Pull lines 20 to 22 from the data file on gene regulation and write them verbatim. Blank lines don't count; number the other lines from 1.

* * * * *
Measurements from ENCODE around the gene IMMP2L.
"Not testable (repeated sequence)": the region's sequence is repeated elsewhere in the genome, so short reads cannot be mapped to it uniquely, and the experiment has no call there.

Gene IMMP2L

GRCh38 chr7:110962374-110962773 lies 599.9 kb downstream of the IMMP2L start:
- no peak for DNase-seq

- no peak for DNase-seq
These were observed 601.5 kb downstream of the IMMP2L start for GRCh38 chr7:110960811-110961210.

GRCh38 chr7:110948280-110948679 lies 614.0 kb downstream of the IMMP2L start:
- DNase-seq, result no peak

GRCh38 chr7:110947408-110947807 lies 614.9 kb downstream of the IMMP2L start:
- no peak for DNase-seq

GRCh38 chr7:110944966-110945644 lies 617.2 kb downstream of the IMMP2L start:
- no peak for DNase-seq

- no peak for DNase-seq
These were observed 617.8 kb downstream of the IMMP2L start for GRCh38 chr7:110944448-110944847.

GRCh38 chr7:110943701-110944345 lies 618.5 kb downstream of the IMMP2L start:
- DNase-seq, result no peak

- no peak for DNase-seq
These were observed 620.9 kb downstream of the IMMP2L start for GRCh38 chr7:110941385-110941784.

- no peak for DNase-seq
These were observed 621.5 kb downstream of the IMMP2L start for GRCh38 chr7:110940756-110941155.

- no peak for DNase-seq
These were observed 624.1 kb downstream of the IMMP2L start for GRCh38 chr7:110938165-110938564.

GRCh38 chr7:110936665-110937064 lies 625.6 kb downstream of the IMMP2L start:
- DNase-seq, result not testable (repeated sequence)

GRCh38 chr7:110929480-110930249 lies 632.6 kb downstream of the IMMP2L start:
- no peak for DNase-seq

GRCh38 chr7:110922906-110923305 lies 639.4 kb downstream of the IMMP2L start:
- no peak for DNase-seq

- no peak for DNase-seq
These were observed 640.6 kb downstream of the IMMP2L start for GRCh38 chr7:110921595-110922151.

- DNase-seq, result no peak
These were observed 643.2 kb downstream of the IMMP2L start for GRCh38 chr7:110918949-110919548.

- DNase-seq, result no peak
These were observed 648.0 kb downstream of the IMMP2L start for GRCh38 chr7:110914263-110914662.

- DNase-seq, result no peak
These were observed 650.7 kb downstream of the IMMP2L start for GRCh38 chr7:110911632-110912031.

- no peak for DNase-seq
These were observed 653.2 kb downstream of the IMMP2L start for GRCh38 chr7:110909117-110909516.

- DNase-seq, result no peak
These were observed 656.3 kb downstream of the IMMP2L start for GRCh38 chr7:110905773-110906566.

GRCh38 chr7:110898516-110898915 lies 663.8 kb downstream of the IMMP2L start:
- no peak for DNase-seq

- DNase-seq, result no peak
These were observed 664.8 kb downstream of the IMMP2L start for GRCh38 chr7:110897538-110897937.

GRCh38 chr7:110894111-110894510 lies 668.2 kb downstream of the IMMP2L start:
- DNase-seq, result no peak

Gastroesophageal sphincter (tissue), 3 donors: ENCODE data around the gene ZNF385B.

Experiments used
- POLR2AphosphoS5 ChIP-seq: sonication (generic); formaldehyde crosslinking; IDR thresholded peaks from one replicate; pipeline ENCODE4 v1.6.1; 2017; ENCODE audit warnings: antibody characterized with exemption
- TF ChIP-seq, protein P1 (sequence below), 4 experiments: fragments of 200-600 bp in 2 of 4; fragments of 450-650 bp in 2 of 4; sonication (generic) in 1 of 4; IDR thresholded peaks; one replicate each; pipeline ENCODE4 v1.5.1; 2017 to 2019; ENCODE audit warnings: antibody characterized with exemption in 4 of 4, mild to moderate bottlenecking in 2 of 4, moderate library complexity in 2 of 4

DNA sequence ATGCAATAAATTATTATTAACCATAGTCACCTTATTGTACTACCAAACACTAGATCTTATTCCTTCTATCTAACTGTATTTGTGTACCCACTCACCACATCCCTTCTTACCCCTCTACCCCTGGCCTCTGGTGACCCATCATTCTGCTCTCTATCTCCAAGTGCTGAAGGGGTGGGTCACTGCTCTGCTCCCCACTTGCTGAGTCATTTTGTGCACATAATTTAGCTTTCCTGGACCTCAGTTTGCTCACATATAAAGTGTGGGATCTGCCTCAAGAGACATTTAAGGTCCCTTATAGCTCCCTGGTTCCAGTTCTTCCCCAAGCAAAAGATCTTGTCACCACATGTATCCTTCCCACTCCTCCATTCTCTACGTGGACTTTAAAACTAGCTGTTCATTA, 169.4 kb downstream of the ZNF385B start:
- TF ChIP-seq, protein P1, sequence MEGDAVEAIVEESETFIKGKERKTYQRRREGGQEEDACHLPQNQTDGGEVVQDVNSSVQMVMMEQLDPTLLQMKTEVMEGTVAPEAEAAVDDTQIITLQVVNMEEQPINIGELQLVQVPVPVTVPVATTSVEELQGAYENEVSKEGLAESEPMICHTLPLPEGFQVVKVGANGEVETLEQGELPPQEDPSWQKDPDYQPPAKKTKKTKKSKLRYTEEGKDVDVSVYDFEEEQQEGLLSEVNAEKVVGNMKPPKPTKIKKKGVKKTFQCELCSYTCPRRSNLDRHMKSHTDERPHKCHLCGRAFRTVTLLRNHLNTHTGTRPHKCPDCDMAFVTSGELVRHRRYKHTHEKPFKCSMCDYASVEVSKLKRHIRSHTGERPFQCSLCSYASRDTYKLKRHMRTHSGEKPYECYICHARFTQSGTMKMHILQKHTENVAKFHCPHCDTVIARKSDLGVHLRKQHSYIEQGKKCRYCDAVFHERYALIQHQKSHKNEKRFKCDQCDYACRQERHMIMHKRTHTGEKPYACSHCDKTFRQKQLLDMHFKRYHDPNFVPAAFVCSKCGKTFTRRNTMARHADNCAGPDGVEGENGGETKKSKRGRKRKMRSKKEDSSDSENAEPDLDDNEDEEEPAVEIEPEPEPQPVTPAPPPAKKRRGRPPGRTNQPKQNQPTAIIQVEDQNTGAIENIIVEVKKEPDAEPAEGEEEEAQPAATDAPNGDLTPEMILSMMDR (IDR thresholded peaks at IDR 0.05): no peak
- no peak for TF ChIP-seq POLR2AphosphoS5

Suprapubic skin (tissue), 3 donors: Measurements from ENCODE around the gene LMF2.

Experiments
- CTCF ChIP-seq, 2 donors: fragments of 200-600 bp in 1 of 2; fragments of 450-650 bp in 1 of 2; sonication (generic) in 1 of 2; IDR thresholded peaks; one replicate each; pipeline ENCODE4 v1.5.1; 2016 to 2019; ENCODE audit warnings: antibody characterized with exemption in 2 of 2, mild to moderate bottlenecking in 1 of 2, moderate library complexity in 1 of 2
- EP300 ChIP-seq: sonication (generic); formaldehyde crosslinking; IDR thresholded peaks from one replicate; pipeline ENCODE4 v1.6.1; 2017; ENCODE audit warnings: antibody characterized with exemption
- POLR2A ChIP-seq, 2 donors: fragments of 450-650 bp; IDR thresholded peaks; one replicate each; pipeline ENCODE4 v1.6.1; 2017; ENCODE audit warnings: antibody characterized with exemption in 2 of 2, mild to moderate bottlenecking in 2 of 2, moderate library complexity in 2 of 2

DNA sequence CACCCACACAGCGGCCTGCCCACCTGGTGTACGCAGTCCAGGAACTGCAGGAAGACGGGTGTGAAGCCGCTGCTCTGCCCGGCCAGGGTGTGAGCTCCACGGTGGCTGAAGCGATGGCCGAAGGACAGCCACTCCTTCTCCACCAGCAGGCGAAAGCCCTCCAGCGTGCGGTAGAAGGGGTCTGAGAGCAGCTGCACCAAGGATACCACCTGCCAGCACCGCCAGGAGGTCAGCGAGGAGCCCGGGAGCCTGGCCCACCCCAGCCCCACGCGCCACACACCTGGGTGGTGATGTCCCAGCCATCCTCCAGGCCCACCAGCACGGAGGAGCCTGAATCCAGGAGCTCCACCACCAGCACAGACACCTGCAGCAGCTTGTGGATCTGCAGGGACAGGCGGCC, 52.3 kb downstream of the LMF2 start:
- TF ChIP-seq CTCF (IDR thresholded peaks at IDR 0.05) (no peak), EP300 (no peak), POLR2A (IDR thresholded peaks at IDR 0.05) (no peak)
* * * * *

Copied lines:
- no peak for DNase-seq
These were observed 621.5 kb downstream of the IMMP2L start for GRCh38 chr7:110940756-110941155.

- no peak for DNase-seq